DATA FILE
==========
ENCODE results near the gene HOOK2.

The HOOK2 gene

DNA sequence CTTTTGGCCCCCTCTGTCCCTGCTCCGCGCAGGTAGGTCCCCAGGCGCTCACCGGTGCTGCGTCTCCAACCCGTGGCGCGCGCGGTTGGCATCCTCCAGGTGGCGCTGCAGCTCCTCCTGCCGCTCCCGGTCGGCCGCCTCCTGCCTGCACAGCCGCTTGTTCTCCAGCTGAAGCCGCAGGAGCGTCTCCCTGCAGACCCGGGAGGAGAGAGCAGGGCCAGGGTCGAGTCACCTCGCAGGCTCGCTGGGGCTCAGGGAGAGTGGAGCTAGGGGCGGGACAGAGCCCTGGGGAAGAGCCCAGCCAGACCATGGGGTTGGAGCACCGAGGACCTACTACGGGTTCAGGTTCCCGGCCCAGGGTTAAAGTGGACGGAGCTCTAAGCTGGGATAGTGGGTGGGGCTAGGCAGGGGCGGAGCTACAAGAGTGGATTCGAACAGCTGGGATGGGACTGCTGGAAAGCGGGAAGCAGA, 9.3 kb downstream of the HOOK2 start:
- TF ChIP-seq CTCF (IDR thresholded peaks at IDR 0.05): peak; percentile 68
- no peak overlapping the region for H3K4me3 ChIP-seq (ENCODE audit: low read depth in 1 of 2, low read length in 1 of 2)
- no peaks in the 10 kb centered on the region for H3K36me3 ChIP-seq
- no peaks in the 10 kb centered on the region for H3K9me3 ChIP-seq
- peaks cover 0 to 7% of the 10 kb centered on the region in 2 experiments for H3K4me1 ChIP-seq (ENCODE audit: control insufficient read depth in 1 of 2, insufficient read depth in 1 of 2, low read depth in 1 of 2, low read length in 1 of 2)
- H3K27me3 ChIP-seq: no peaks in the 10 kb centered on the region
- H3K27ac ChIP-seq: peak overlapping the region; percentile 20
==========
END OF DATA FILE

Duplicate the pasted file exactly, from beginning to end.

ENCODE results near the gene HOOK2.

The HOOK2 gene

DNA sequence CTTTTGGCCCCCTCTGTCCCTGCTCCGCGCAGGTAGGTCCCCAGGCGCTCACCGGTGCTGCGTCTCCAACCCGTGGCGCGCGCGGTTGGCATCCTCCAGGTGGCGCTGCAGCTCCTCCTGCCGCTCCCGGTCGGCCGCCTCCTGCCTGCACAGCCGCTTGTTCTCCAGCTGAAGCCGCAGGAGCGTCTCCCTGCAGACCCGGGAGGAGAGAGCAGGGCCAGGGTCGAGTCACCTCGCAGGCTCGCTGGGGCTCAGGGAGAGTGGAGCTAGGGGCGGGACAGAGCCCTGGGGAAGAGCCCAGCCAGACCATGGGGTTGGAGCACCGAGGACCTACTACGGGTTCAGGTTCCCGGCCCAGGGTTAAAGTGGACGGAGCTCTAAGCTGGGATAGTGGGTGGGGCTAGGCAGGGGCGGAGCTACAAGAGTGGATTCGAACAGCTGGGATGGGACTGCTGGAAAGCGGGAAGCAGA, 9.3 kb downstream of the HOOK2 start:
- TF ChIP-seq CTCF (IDR thresholded peaks at IDR 0.05): peak; percentile 68
- no peak overlapping the region for H3K4me3 ChIP-seq (ENCODE audit: low read depth in 1 of 2, low read length in 1 of 2)
- no peaks in the 10 kb centered on the region for H3K36me3 ChIP-seq
- no peaks in the 10 kb centered on the region for H3K9me3 ChIP-seq
- peaks cover 0 to 7% of the 10 kb centered on the region in 2 experiments for H3K4me1 ChIP-seq (ENCODE audit: control insufficient read depth in 1 of 2, insufficient read depth in 1 of 2, low read depth in 1 of 2, low read length in 1 of 2)
- H3K27me3 ChIP-seq: no peaks in the 10 kb centered on the region
- H3K27ac ChIP-seq: peak overlapping the region; percentile 20